Two Decades of Progress:
USAID’S CHILD SURVIVAL AND MATERNAL HEALTH PROGRAM
• Countries with high burdens of child mortality and malnutrition • Partnerships with governments, nongovernmental organizations (NGOs), and private sector partners • Capacity building to enable countries, communities, and institutions to save the lives of women and children
PAT LANZA FIELD
Since the inception of its child survival and maternal health program, the United States has committed nearly $7 billion in more than 80 countries in support of this strategy. In collaboration with numerous international, national, and private sector partners, this effort has yielded unprecedented successes:
Launching the “child survival revolution,” 1985 – (left to right) UNICEF Executive Director James P. Grant; USAID Administrator M. Peter McPherson; USAID Assistant Administrator for Science and Technology Nyles Brady.
USAID’s Child Survival and Maternal Health Program – Sustained Commitment, Unprecedented Success Two decades have passed since the United States Agency for International Development (USAID) and the United Nations Children’s Fund (UNICEF), with the support of the U.S. Congress, launched a “child survival revolution” aimed at reducing the number of deaths among young children in developing countries. At the time, an estimated 15 million children under age 5 in the developing world died from common preventable diseases each year. Across the developing world, more than one in 10 children did not survive to see their fifth birthday; in some countries, it was one in five.
• Almost a billion episodes of child diarrhea are treated with lifesaving ORT each year, reducing child deaths from diarrheal disease by more than 50 percent since 1990. • More than 100 million children receive basic immunizations each year, and tens of millions more receive supplemental immunizations against polio, measles, and other killer diseases. • More than 75 million infants and children with pneumonia receive treatment from trained health workers annually. • Malnutrition among children under age 5 has been reduced from one in three to one in four, a 25 percent reduction. • More than 70 percent of women receive at least some care during pregnancy.
The Scale of Child Mortality – A U.S. Perspective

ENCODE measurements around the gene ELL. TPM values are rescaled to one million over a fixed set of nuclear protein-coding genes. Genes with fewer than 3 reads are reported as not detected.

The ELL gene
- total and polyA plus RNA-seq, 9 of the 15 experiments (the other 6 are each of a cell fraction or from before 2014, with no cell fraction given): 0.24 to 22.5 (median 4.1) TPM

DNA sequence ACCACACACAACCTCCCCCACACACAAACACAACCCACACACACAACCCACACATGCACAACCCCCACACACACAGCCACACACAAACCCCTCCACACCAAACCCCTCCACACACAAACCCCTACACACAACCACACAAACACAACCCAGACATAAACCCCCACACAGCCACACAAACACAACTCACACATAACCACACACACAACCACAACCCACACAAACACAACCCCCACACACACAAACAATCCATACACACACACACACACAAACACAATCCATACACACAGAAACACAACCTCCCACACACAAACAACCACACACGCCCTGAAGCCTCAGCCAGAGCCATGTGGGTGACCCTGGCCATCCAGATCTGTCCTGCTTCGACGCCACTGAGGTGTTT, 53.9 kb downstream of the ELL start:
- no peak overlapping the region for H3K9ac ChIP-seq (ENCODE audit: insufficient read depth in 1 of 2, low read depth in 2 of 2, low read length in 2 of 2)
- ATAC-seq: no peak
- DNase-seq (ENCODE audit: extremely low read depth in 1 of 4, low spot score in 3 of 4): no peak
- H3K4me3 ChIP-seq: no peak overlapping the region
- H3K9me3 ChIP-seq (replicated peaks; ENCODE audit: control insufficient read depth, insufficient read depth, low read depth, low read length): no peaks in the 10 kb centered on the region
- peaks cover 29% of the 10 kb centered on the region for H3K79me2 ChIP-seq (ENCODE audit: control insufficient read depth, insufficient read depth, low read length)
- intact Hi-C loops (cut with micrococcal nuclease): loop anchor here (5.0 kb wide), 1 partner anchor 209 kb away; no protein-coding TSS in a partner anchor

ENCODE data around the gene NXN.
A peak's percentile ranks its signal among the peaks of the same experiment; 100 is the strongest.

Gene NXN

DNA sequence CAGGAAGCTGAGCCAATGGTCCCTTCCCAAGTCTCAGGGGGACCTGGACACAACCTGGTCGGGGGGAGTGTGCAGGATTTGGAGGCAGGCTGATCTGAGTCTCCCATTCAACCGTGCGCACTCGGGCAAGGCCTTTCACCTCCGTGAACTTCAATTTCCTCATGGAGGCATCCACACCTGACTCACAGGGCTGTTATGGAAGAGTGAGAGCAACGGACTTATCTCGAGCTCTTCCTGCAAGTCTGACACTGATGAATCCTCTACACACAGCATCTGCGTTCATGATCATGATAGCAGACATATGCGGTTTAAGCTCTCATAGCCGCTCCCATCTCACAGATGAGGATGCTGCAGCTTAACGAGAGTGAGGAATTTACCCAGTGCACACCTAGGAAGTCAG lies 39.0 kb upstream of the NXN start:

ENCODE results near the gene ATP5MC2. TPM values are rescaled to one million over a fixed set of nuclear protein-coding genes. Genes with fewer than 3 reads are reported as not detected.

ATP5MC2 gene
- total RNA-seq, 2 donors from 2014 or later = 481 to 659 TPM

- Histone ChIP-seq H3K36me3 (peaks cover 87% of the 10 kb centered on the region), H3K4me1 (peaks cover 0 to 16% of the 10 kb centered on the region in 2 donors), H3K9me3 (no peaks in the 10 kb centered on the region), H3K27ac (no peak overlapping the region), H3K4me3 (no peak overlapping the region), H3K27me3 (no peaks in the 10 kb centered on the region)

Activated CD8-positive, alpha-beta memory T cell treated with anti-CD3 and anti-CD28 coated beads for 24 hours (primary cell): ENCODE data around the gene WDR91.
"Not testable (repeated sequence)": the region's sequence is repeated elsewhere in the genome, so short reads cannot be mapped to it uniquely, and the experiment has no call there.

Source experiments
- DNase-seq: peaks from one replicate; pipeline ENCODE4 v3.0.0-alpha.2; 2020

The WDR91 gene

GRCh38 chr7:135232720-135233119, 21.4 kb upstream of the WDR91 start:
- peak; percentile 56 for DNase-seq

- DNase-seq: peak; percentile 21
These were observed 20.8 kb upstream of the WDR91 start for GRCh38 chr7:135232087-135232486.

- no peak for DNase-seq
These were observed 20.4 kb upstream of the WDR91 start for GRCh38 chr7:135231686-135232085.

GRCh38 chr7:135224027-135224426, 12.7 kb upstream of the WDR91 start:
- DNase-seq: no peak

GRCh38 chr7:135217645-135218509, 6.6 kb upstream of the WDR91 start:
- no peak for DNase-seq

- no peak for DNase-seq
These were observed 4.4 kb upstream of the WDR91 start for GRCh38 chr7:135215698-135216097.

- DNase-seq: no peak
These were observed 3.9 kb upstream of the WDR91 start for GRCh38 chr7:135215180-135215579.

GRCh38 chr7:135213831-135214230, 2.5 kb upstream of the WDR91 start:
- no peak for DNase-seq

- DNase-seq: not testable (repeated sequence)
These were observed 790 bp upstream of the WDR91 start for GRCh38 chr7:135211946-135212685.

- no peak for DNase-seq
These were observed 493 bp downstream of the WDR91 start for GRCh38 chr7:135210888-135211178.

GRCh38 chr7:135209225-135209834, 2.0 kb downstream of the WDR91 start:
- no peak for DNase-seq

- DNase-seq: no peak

Recognizing the effects of this mortality on individuals, families, communities, and countries, Congress in 1985 increased its support for USAID to fight preventable childhood diseases. One year later, the Agency introduced a “child survival strategy” – expanded in the late 1980s to include maternal health – that it would put in place in the following decades. USAID has since implemented and built upon this strategy, focusing on: • High-impact child health interventions such as oral rehydration therapy (ORT) and immunization • Results-oriented research to develop new interventions and strengthen programs
Source: U.S. Census Bureau for under-5 state populations.
The deaths of 9.7 million children under age 5 in developing countries in 2006 were the equivalent of all the under-5 children in 23 eastern U.S. states and the District of Columbia dying. In 1985, under-5 deaths in developing countries were the equivalent of all under-5 children dying in 30 states and the District of Columbia.
2 | Two Decades of Progress: USAID’S CHILD SURVIVAL AND MATERNAL HEALTH PROGRAM
Lifetime Risk of Maternal Death
Steps to Impact – The “Ladder” of Child Survival/ Maternal Health Programming: From the “twin engine” core interventions – oral rehydration therapy and immunization – that launched USAID's child survival program in the 1980s to ongoing research in areas such as newborn health, the Agency has applied a sequenced evidence-based approach to achieving impacts on child survival and maternal and neonatal health.
Source: WHO, UNICEF, UNFPA, World Bank. (2007). Maternal Mortality in 2005.